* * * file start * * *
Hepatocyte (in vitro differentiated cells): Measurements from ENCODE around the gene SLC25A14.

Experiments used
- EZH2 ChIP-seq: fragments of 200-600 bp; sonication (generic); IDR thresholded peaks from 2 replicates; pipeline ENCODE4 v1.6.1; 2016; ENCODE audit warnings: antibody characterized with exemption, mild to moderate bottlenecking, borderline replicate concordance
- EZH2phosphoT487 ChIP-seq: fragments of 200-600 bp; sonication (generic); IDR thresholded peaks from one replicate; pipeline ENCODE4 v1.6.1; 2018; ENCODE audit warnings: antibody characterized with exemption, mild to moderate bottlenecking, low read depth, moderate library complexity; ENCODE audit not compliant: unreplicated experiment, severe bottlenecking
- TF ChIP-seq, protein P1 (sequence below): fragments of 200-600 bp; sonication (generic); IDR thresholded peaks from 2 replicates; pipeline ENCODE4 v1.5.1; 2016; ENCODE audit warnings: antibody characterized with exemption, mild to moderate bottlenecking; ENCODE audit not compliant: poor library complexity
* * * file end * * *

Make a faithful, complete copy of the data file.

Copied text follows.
Hepatocyte (in vitro differentiated cells): Measurements from ENCODE around the gene SLC25A14.

Experiments used
- EZH2 ChIP-seq: fragments of 200-600 bp; sonication (generic); IDR thresholded peaks from 2 replicates; pipeline ENCODE4 v1.6.1; 2016; ENCODE audit warnings: antibody characterized with exemption, mild to moderate bottlenecking, borderline replicate concordance
- EZH2phosphoT487 ChIP-seq: fragments of 200-600 bp; sonication (generic); IDR thresholded peaks from one replicate; pipeline ENCODE4 v1.6.1; 2018; ENCODE audit warnings: antibody characterized with exemption, mild to moderate bottlenecking, low read depth, moderate library complexity; ENCODE audit not compliant: unreplicated experiment, severe bottlenecking
- TF ChIP-seq, protein P1 (sequence below): fragments of 200-600 bp; sonication (generic); IDR thresholded peaks from 2 replicates; pipeline ENCODE4 v1.5.1; 2016; ENCODE audit warnings: antibody characterized with exemption, mild to moderate bottlenecking; ENCODE audit not compliant: poor library complexity